Editor’s note: The story below corrects the first name of Conard. We regret the error.

EAST PALESTINE, Ohio (WKBN) – When U.S. senators held a hearing last week on the East Palestine train derailment, a group of local people was there. They wanted to see and hear it for themselves.

First News anchor Dave Sess sat down with Jessica Conard at her home. In less than 2 minutes, a train passed. You could see it out her back window. The train that derailed was on fire as it went behind her house in February. It could’ve derailed there.

“We’ve got toxic dirt flying around. We’ve got rain that’s moving the toxic dirt, we don’t know where and then we’ve got aeration of the water. So it’s in the air,” Conard said.

Conard is living with those conditions now, every day, and wants more change. She called the Senate hearing “humbling but infuriating.”

Norfolk CEO Alan Shaw began his testimony at the hearing with an apology.

“I want to begin today by expressing how deeply sorry I am,” he said. Apology and empathy without action. It really doesn’t mean a whole lot in this situation.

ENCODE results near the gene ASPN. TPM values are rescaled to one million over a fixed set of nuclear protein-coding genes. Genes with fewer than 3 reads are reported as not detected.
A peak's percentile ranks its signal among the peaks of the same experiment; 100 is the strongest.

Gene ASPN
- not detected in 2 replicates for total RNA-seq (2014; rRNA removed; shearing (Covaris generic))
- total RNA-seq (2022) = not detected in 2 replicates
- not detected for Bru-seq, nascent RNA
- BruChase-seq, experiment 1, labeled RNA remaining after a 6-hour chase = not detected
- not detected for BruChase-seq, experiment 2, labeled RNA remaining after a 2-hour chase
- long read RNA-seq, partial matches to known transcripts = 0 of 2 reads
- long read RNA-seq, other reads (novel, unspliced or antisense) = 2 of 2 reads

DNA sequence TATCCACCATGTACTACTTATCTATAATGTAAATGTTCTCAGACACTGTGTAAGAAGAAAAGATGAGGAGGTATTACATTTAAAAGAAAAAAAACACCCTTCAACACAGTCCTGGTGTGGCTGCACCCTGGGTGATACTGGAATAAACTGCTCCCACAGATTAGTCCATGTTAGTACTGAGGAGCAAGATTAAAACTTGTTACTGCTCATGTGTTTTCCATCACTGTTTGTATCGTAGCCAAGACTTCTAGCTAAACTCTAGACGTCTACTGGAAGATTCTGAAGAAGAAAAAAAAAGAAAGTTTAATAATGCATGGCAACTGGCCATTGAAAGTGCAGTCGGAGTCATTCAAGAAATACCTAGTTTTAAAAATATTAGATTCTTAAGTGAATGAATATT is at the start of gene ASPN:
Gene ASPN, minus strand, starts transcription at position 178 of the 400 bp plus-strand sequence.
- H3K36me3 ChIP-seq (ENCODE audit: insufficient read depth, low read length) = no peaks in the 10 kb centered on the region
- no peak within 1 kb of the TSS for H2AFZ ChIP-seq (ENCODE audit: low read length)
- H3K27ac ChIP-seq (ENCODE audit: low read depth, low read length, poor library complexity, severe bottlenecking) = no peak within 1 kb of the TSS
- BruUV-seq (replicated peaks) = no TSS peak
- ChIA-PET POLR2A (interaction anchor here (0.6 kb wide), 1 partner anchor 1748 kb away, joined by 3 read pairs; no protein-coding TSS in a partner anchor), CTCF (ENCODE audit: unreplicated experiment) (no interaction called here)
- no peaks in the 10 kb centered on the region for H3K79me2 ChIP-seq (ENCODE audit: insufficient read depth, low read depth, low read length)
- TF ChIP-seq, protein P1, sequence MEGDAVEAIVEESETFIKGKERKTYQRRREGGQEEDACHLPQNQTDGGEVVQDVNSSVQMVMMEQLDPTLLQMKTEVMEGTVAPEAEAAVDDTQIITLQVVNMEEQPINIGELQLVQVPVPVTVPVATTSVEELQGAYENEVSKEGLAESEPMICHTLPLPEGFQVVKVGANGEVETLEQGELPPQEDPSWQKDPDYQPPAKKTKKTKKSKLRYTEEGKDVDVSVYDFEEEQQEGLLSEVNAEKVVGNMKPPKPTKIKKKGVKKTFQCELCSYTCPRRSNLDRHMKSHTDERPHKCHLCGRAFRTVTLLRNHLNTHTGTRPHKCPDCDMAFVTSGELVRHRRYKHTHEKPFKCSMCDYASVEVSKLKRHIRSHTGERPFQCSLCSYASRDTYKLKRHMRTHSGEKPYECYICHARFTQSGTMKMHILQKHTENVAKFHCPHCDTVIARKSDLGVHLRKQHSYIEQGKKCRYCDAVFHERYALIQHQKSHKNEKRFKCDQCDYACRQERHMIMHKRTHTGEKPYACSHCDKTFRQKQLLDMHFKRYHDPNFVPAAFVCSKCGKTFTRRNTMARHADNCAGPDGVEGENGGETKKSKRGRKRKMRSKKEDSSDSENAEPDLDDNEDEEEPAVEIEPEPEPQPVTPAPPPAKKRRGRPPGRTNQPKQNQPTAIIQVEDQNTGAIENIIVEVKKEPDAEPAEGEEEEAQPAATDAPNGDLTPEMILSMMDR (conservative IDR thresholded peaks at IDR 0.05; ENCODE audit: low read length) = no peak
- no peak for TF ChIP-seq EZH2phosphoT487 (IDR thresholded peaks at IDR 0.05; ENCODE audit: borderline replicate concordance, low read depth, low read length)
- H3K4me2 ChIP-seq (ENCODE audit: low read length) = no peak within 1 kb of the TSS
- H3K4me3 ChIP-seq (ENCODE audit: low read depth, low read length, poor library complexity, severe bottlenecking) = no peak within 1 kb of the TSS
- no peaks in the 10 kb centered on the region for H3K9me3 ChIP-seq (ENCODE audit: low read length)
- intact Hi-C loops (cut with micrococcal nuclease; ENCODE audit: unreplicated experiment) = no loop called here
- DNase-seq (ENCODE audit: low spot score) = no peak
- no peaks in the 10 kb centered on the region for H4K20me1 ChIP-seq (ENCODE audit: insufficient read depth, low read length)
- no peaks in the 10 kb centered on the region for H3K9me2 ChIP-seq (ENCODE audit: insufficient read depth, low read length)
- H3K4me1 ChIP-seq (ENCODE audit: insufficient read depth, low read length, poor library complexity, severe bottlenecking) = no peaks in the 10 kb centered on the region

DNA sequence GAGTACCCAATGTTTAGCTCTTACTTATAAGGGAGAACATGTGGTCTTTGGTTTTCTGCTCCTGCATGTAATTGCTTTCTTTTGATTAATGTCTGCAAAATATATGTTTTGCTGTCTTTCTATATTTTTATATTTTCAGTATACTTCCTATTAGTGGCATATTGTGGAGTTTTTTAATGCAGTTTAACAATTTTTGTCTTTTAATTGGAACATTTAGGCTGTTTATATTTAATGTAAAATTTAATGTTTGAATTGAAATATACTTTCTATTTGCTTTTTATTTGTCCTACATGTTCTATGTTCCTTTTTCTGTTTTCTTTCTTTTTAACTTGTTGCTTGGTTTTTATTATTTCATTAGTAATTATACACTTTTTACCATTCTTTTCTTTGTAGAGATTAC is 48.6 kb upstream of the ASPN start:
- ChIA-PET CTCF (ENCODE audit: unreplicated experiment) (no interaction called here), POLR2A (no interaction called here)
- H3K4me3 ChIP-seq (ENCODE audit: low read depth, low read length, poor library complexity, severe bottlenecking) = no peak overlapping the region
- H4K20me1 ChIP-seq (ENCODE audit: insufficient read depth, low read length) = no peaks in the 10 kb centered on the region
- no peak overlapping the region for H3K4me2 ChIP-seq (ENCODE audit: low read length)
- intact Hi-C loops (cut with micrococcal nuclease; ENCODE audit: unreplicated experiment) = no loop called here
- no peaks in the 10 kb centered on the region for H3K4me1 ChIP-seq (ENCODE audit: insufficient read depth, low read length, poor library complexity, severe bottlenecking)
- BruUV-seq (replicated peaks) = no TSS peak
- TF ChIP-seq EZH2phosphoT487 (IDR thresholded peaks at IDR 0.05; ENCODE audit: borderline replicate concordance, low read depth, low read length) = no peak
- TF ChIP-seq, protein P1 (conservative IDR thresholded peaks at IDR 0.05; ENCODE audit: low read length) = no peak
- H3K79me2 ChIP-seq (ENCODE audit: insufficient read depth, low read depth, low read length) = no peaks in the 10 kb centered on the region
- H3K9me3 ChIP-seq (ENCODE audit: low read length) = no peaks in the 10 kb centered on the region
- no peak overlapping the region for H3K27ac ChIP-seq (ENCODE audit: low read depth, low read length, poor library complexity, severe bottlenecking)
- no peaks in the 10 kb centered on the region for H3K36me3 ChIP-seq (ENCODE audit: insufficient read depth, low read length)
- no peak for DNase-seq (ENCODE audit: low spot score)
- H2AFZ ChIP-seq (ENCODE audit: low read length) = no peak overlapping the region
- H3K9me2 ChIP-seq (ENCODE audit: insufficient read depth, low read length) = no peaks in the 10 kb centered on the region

Conard wants to see more than a $1,000 inconvenience payment. She wants more tests to convince people that the air, water, and soil are safe. She wants assurances that Norfolk Southern will commit to helping with health issues in the future and even with home values. The Conards just bought their home last year.

“If there’s one thing I could say that needs to be said, it is stop apologizing, and start making some commitments to these people,” Conard said.

Most of the people in East Palestine are lifers. They have a long family history in the village. They want to play in the park, swim in the pool, and know they’re safe. The long-term unknown is scary.

“If they do do the right thing, and we get everything cleaned up, I still think we’re gonna have a black mark on this town,” Conard said.

The group Moms Clean Air Force is in favor of using fewer petrochemicals and fewer plastics. It also wants clean air.

Conard would like to hear that Norfolk Southern will be more forthcoming on any dangerous cargo that it is bringing through town.